A longtime female friend told me a few years back that she recalls walking the streets of small-town Elburn with me as I philosophized about various issues. That’s no way to win the heart of a girl. Somehow I could not help myself. I’ve always cared about the deeper issues.
We were in eighth grade at the time. Our family was “new in town” because my father moved us from Pennsylvania to Illinois when I was thirteen. That meant establishing an entirely new friend set. That happened like most junior high social interactions. One connection at a time.
My next-door neighbor was the minister at the United Church of Christ church in downtown Elburn. A band of us somehow wound up attending confirmation class together at that church. Somewhere in my clippings file, there’s a photo of that group with about fifteen of us meeting each week to talk about God and Jesus.
That was not the church that my parents attended. They drove ten miles east to Geneva to the Fox Valley Presbyterian church. We’d attended the First Presbyterian Church back in Lancaster, Pennsylvania. I loved that church, especially one of its deep blue stained-glass windows that cast an ethereal light each Sunday morning. I think that’s why I’ve also always loved blue Christmas lights for decoration. There was a house along the road to the junior high in Lampeter, Pa. that used only blue lights each year. It gave me a holy feeling inside to see those blue lights against the black night sky and the illuminated snow.
Confirmation class was its own kind of community for us eighth-graders. While there were a few more popular kids in the group, we left most of that social stuff behind in the context of those weekly sessions with Reverend Willhite. He was a caring man, serious and eager to challenge our minds in his conservative way. We held a discussion about the musical Jesus Christ Superstar, of which he was no real fan. It all seemed irreverent to him, but he also didn’t tell us not to listen to it.
I recall having an odd sense of nerdy pride in having chosen to be confirmed in a Christian church without my parents telling me what to do. In some sense it was an act of independence, an early recognition that I could think for myself, and did. One or two of those fellow classmates are still Friends on Facebook fifty years later. They are the people that are as open-minded in their thinking as I am today.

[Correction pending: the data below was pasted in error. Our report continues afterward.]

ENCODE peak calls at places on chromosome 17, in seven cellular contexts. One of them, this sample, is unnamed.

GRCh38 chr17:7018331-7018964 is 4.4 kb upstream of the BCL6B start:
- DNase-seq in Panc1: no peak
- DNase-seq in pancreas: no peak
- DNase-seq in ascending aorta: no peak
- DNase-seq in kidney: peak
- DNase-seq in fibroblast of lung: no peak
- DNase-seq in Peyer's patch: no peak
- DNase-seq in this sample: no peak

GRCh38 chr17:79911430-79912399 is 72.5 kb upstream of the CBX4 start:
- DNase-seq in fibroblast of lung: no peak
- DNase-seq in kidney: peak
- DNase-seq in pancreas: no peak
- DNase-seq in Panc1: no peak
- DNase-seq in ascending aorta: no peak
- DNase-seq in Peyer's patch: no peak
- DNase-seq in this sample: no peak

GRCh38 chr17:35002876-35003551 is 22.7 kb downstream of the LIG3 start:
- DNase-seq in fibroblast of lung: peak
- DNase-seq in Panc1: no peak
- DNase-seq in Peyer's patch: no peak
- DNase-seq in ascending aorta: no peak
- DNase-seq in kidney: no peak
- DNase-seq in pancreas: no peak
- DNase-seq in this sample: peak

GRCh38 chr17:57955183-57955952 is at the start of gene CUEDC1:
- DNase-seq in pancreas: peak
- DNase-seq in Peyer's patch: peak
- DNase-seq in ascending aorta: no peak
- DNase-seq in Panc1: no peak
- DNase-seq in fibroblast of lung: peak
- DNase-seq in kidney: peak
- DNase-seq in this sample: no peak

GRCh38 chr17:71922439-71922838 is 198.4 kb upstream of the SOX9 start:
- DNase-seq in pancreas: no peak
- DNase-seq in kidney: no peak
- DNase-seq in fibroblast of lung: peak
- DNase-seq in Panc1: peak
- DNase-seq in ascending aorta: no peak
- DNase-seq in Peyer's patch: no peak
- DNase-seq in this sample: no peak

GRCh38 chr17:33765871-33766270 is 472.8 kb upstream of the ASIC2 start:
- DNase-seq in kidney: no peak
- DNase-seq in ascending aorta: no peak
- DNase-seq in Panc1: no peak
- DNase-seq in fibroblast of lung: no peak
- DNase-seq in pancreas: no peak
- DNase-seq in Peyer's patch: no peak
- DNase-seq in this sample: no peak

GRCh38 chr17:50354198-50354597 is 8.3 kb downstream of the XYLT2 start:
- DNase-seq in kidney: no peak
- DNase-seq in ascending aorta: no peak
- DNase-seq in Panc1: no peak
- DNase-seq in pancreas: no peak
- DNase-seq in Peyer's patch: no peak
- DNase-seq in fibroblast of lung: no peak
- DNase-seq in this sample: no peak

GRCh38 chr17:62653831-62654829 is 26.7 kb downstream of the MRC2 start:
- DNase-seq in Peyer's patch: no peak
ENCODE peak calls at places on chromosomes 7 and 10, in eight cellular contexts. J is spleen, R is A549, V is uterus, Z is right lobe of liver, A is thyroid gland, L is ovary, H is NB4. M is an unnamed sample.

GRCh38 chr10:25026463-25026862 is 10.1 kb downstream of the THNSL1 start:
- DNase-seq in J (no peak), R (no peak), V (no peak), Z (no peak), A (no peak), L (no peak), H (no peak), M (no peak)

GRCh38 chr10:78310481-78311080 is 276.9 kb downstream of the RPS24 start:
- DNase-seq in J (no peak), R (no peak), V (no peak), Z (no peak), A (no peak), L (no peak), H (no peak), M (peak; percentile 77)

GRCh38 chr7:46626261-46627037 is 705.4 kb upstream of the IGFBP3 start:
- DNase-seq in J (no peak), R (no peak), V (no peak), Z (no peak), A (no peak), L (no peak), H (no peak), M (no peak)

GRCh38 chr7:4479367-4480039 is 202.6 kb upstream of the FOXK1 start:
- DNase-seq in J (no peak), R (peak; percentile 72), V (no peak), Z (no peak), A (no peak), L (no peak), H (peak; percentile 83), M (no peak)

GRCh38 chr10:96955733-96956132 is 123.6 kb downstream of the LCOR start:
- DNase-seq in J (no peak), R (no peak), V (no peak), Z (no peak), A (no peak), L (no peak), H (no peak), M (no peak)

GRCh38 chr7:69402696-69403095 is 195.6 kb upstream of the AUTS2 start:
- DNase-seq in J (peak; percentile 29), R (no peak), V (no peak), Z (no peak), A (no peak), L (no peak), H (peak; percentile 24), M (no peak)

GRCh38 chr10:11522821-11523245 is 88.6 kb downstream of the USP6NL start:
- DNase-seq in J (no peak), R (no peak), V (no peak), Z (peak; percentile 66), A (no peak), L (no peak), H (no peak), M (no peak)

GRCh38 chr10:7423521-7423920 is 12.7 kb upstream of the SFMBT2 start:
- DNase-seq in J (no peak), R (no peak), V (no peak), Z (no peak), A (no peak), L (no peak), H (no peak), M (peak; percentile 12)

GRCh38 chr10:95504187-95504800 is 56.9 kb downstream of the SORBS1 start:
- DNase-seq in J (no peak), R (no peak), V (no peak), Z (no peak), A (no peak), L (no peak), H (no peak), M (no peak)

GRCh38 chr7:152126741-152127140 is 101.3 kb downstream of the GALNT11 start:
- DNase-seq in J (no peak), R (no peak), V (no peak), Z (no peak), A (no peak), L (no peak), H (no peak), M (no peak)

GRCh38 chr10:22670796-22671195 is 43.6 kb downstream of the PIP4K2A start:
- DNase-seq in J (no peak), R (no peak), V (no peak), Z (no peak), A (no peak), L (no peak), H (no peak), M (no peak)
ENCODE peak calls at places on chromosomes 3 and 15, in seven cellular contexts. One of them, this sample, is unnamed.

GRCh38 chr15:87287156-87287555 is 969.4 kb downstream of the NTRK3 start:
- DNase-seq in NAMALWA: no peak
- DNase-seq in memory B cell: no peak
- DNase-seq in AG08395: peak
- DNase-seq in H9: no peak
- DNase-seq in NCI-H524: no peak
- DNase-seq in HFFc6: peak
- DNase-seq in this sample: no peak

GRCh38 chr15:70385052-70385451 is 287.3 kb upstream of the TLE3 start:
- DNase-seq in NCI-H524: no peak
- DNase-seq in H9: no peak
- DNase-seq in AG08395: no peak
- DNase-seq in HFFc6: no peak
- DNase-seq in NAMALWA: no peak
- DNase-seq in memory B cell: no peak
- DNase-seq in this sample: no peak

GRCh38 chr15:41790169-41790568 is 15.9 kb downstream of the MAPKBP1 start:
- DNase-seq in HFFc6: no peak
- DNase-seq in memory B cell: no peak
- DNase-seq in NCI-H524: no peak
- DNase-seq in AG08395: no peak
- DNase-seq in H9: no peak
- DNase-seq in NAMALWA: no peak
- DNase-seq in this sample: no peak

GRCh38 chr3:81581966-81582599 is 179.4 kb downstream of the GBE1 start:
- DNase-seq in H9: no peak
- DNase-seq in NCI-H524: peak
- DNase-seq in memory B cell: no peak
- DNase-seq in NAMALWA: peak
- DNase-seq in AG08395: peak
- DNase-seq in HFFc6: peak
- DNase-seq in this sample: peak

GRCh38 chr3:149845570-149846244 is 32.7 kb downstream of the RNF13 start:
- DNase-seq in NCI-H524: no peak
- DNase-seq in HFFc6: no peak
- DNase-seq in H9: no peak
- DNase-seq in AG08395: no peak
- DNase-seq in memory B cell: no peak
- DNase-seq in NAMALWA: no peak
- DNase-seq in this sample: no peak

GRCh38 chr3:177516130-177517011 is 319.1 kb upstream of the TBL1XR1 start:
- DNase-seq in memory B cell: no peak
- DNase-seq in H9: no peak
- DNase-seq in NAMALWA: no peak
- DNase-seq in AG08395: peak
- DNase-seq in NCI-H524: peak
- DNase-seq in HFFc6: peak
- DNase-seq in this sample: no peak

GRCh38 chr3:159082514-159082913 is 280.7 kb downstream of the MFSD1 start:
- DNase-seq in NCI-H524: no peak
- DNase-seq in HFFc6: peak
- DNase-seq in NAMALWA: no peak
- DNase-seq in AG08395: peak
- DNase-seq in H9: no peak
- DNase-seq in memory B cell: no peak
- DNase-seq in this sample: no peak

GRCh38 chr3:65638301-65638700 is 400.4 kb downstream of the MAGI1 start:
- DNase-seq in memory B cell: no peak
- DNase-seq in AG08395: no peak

My brothers chose to have far less to do with religion than I. Their intellectual pursuits took them in different directions. But on that subject––despite my almost worshipful desire to earn acceptance from them–– somehow I didn’t care. That’s still kind of the case to this day. We all go our own ways.
Table tennis realities
So I kept up my interest in religion while rebelling against certain aspects of its proclamations. That came to be symbolized in the table tennis match I played against Reverend Willhite in the giant attic of our Elburn home. He loved playing table tennis and I’m half certain he expected to beat me in the game. What he did not count on was the fact that my brothers and I played relentlessly up in that attic, which was a perfect venue for the sport. Its high arched ceiling allowed for the “loop” shots we’d all learn to make using the smooth rubber paddles that provided a better grip. The Reverend played with a pebbled-rubber paddle without any foam between the rubber and wood. Those were better than the sandpaper paddles commonly used at home ping pong tables, but not by much.
The game was close in the early stages, but my aggressive loop shots pushed him back away from the table (a foldable construction built by my father out of plywood) and as the match grew lopsided I was amazed to hear the Reverend let loose a profane invective. “Shit!” he spat after going down about 11-4. We played games to 21 back then.
Part of me wanted to let him catch up. The other part of me saw the match as an opportunity to score theological points. I often argued with him about the more conservative aspects of the Christian religion. For me, the chance to drive ping-pong balls past him was as good as winning discussion points. As it turned out, I won the game.
That’s how I am about many things in life. Inseparably competitive. I like to win discussions and arguments as much as I like to win races or age group titles in running or triathlons. Now grant you, I’m far less competitive than I once was. I’ve learned to let some types of arguments go. But not all.
And recently, upon invitation from my brother Gary, I was invited to re-enter the table tennis world with a group that plays at a local recreation center. The first week back I was so unsure of my game that I backed off and didn’t continue. Yet the second week I arrived early, hit for a while with my brother, and won two out of five matches in a fun set against a good player.